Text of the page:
London, Aug.28 (ANI): A Bristol merchant going by the name of William Weston was the first Englishman to set foot in North America, seven years after Christopher Columbus.
Two years earlier, the Venetian explorer Giovanni Cabotto - better known as John Cabot - had sailed from Bristol under a patent from King Henry. He is thought to have landed in Newfoundland or Nova Scotia, in what is usually seen as the first European expedition to land in North America proper.
In the early 16th century, several English expeditions are known to have followed, but Dr Evan Jones, senior lecturer in Economic and Social History at the University of Bristol, has unearthed previously overlooked evidence that Weston was in fact the first.
In a letter from the King to his Lord Chancellor sent on March 12, 1499, Henry instructs his minister to suspend an injunction against Weston because the merchant was about to "with God's grace pass and sail for to search and find if he can the new found land".
"Up until now, no one had ever even heard of William Weston. Yet this letter reveals him to be the first Englishman to lead an expedition to North America," The Times quotes Dr. Jones, as saying.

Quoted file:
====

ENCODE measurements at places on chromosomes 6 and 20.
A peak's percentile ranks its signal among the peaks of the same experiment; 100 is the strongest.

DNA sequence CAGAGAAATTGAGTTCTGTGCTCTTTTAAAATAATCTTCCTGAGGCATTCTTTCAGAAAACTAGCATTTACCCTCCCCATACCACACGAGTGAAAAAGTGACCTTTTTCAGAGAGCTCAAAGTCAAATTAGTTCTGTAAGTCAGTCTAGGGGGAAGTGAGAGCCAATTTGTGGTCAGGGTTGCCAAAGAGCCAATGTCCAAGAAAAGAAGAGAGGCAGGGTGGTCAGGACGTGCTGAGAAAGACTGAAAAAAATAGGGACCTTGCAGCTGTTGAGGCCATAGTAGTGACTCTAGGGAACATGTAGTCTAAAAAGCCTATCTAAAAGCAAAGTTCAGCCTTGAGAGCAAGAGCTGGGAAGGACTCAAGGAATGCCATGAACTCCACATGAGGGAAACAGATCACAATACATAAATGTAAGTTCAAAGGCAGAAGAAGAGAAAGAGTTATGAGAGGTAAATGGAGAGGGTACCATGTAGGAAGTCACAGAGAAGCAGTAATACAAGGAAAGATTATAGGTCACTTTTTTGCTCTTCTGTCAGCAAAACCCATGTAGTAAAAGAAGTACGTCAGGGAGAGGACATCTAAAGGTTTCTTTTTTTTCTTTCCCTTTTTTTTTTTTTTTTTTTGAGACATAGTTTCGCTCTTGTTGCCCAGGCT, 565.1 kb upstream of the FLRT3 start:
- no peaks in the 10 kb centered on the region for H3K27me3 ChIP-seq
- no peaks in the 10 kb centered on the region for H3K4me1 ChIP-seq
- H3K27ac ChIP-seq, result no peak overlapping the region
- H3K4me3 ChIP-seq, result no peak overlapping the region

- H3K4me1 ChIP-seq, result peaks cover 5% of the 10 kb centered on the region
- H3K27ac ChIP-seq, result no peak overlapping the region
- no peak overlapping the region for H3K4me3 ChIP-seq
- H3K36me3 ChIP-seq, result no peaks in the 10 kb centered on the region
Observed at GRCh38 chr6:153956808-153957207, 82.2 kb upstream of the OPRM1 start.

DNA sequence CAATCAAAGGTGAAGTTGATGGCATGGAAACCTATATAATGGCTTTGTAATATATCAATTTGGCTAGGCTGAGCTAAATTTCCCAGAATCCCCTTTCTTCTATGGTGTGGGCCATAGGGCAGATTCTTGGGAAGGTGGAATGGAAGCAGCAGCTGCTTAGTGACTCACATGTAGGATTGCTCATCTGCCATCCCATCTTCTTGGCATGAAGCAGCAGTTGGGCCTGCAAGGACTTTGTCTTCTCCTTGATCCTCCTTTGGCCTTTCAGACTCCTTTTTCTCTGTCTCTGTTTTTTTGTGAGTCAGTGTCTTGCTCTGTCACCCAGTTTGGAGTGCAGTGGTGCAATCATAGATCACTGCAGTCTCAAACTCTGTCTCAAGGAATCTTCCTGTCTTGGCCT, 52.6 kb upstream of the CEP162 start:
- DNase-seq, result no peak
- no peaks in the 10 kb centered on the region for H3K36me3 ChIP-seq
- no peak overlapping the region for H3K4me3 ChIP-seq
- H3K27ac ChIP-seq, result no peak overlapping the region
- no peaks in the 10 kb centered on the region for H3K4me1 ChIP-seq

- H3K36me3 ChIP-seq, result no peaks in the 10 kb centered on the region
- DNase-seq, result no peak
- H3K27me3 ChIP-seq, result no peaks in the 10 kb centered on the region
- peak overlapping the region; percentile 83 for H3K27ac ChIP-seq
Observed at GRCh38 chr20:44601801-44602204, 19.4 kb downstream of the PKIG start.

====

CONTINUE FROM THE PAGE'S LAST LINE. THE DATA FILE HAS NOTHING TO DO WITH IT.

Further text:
The letter was found 30 years ago and mis-catalogued among a bundle of Chancery files in what is now the National Archives, but had previously been overlooked by historians.
Weston was allowed to undertake the voyage because he had been one of Cabot's leading supporters, Dr Jones believes.
Although Cabot had sold himself to Henry as an expert navigator, he had been forced to leave Venice because of unpaid debts and had no money for an expedition.
"He went to backers in Bristol to provide finance for the expedition in exchange for a share of any proceeds," Dr Jones said.
Weston was likely to have been one of these backers, and would have been able to use Cabot's patent for the King for his own expedition. (ANI)